Five Things Of Note

1. There are currently five tadpoles living in the kids’ room. Tadpoles!
1. With the help of Elie and Laura, we finished framing two walls of the shed. Progress!
1. I have another two hundred lines of code to go in order to implement search functions for the campaign database and optional notification emails and the eventual mass emailing of sponsors and bloggers and handling blogs that drop out of the Blogathon. Code!
1. Rebecca had uneven red-eye in a photo from last night and now Matthew has me in a state of constant worry over whether she has a blood clot in her eyeball that will lead to an aneurysm. Panic!
1. I may eventually have time to design a site for myself. Possibly.


I turned 26 on Monday in what has to be the largest heap of a self-pitying funk ever heaped by a human being. I spent the day frantically coding a backend for the ever-worthy project [Blogathon 2005]( and reading Harry Potter spoilers on [Wikipedia]( because UPS saw fit to reschedule my book delivery for the 19th, which as far as I was concerned was about 3 days too late.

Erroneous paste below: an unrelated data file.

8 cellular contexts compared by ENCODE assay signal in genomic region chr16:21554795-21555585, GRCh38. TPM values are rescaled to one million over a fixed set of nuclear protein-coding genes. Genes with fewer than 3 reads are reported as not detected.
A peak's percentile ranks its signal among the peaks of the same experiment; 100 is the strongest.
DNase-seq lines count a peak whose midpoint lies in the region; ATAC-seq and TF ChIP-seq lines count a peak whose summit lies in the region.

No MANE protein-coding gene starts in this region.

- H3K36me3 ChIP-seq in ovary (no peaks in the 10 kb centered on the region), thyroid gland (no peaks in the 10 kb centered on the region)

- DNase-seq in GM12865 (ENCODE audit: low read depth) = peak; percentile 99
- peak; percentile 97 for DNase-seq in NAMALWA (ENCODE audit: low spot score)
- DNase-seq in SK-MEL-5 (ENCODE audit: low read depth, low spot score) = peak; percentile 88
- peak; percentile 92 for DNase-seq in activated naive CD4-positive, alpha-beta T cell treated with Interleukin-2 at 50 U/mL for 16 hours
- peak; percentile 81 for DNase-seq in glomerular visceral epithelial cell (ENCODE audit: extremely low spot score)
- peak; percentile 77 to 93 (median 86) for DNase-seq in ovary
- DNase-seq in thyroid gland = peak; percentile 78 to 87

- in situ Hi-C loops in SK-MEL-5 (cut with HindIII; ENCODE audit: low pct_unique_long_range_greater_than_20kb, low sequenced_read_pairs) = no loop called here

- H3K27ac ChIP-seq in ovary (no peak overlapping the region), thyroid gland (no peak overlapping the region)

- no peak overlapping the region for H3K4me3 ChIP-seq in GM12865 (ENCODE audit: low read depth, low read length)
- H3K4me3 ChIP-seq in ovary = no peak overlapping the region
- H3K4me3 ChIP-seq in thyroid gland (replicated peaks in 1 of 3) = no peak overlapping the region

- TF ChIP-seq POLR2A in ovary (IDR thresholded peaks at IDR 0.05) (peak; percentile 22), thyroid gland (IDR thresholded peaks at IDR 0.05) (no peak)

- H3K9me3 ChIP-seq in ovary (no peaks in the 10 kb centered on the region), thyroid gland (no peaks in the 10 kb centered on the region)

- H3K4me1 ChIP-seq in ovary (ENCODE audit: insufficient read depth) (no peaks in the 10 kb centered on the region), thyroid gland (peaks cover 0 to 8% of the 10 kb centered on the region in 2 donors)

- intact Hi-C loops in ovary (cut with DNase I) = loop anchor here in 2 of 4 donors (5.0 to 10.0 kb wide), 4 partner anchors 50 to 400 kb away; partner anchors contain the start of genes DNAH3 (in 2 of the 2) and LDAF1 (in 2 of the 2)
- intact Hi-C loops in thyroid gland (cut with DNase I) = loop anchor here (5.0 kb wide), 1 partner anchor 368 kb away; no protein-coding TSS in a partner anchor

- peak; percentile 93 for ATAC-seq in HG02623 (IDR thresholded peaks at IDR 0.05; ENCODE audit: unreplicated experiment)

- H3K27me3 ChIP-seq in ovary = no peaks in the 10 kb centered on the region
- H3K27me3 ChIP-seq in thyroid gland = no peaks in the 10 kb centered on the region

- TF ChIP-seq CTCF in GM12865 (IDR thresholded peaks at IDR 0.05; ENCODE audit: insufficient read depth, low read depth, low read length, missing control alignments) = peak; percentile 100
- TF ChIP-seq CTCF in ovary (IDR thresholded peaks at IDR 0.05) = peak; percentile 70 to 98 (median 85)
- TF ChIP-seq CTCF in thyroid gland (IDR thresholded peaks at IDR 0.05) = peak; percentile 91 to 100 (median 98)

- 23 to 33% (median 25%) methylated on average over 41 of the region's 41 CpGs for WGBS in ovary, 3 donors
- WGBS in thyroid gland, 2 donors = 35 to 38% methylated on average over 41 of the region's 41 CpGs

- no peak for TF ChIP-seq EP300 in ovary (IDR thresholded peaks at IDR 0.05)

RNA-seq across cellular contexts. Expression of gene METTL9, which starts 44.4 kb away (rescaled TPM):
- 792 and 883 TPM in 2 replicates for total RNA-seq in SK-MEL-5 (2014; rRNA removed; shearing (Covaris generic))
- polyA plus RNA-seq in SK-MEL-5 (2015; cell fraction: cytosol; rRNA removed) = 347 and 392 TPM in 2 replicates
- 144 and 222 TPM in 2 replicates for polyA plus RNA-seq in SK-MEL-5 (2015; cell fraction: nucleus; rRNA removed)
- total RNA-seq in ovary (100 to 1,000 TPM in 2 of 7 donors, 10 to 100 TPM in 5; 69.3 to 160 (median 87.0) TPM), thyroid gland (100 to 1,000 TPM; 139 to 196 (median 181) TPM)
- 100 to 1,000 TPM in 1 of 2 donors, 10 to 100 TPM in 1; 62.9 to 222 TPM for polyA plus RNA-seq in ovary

So, things. Things are decent. I was ganking some of my old pagination code from [Globe of Blogs]( and noticed that when I coded it, I’d apparently never heard of LEFT JOIN and other useful things like um, running a SELECT on more than one table. I think it is more a failure on my part to grok the sorts of queries that make multiple SELECT statements obsolete. That might explain some of its issues, which really means that I need to review the codebase and otherwise fix it. Go, me!

I still need to order the kids’ curricula for the next year of homeschooling, which is annoying (I hate talking on the phone, period), but well worth the effort.

The air conditioner motor finally bit the dust–closer inspection reveals that it is probably the second motor for the unit, and replacing it isn’t that difficult. The oil reservoir sponge was completely broken down. Cost of a new blower motor? $74.04. Spending three days in July waiting for it to arrive? Fracking annoying.

Really, the unit is _not_ in bad shape. We disassembled the blower and Matthew went in and cleaned the cooling fins and you know what? It worked. It did not cost $2200 to fix. It cost a bit of sweat equity and some skinned knuckles (mostly Matthew’s), but really, the whole culture of “it’s old and looks kinda dingy, let’s throw it out and get a brand new one” is wearing on me.

(And just now, I checked the estimate and the line item for “blower motor and capacitor” says $584. What the frack. Even with installation and labor, what the frack.)